By Irena Kagansky - August 2014.
Bear Archery didn’t happen overnight. It took Papa Bear, as many called him, years to perfect. You see, the boy born on March 5, 1902 in Waynesboro Pennsylvania was a bit of a wild child but not in the way one might expect. Fred Bear’s story began with a 1933 film Adventures In Alaska (the true story of a family living off the land in the remote Alaska with no modern luxuries) turned the young automotive mechanic into the “Father Of Bowhunting”; a pioneer of archery.
This lover of the wild, is best known for his own series of patented shooting tools, bows and equipment. Fred’s Take-Down traditional bow was perhaps one of his most notable inventions which took him twenty years to perfect. It wasn’t until 1967 that Fred was finally content with his creation; an affordable and user-friendly traditional bow hunter's dream. “You need to make sure you’re listening to the customer, and Fred Bear listened to the customer as good as anybody,” said Neil Byce, director of operations for Bear Archery. “If you walk through the facility today, you’ll see on the walls … Fred Bear’s 10 Commandments, and we still live by them today,” said Jack Bowman, president of Bear Archery. “And we do believe that along with helping design and produce revolutionary archery products, Bear proved himself to be one of the top archers in the country, taking Michigan’s target archery championship in 1934, 1937 and 1939. Bear made a name for himself in the Great Lakes State, helping to create Michigan’s first bow hunting season in 1937, prompting other states to follow suit.”
In 1942 Bear made it a habit to show his bow hunting skills to people via a film camera. Him and his buddy Van Coevering from the Detroit Free Press, have traveled far and wide together with a bow at hand. It was thanks to that undertaking, that Bear became known as the first bowhunter in Michigan to capture a whitetail deer on film which further contributed to his popularity.
“He was a guy that had a way to mold politics and nature in a way that he didn’t offend anybody,” said Don Dvoroznak, CEO of Ripcord Arrow Rest. “He was a gentleman at everything he’d ever done. He was respected. He was looked upon as a man of honor, and I think that ethical way that he promoted the sport, and the ethical way that he showed the sport when he started filming I think was very instrumental in the way it’s carried on today. I think he set the stage for doing it right.”
“He understood getting it out there and showing people how it was done, and the excitement and the thrill of being in the woods, was a way to get people involved,” Byce said. “And then, of course, when he videoed some of his large game that he took from Alaska—like his brown bear—just awesome video, and people really thought that was the pinnacle of what they might be able to do. Fred Bear led the way in videos and going to tournaments, being a tournament winner, and also being an innovator in products.”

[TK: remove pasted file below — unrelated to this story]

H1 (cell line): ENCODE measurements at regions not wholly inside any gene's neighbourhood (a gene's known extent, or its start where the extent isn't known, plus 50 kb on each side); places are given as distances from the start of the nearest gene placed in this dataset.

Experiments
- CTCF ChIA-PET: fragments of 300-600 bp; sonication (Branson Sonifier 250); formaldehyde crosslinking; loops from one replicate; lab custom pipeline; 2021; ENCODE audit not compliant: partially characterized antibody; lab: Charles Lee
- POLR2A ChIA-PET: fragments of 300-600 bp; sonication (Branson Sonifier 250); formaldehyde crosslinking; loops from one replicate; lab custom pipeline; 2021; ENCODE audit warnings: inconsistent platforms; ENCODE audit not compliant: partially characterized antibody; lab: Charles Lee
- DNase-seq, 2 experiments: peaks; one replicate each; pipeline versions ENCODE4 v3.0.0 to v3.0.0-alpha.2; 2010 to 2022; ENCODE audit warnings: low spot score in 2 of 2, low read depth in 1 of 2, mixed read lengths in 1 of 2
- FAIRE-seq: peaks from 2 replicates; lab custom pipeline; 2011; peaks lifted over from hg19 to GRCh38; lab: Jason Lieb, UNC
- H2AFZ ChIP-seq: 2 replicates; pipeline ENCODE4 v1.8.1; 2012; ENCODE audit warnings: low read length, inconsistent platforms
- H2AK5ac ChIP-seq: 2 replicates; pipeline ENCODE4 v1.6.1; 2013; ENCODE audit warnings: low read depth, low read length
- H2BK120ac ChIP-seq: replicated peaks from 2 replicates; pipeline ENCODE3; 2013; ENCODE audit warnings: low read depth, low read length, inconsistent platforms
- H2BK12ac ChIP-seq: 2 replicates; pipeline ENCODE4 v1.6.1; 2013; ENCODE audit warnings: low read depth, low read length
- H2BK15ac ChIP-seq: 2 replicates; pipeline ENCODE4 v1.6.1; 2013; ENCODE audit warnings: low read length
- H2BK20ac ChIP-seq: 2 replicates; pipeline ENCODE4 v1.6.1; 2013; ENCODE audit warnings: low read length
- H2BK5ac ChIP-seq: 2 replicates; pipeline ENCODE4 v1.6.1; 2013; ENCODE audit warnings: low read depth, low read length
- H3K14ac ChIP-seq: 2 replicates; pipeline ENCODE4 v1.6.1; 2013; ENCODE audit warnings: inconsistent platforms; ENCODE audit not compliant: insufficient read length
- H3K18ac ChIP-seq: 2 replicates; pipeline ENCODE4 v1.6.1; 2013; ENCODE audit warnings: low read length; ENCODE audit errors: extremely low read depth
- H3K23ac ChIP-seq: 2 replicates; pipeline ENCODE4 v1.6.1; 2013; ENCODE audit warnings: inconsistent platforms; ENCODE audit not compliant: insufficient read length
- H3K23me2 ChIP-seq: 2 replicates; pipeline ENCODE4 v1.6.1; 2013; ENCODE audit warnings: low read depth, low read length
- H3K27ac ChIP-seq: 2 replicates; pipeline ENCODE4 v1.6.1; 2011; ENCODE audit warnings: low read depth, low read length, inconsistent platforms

It wasn’t long before Bear became an internationally acclaimed bowhunting legend. With his bow he'd broken six archery world records and tackled many a wild animal including an Alaskan brown bear, barren-ground caribou, mountain caribou, Canada moose and stone sheep. During his trip to India in 1963, Bear bravely took on a Bengal tiger. The year following while in Africa, Fred defeated a four ton elephant at forty yards and in 1966 his polar bear hunt was featured on ABC’s The American Sportsman.
A few years later in 1972 the public’s very own Fred Bear Sports Club became a reality and in 1973 he became along with Howard Hill, Ben Pearson, Ann Weber Hoyt, Maurice Thomson, Russ Hoogerhyde and Kari Palmarier became a member of the Springfield Missouri Archery Hall of Fame. Bear has given other aspiring archers an opportunity to learn from first hand what it takes to do archery like a pro. Consequently, they have taken his infinite wisdom, shown through his numerous outdoor films, TV shows, books and magazine and made it their own.
Fred has lived a full and fulfilling life before passing away in 1988 at the age of eighty-six. His rich legacy remains alive today.
Remembering Fred Bear:
It was kind of dark, another misty dusk.
And it came from the tangle down below.
I tried to remember everything he taught me so well.
I had to decide which way to go.
Was I alone, or in a hunter’s dream?
The moment of truth was here and now.
I felt his touch, I felt his guiding hand.
The buck was mine forever more.
Because of Fred Bear I will walk down those trails again.
Back where I belong.
Fred Bear, I’m glad to have you at my side, my friend.
I’ll join you in the big hunt before too long.
- Ted Nugent, “Fred Bear”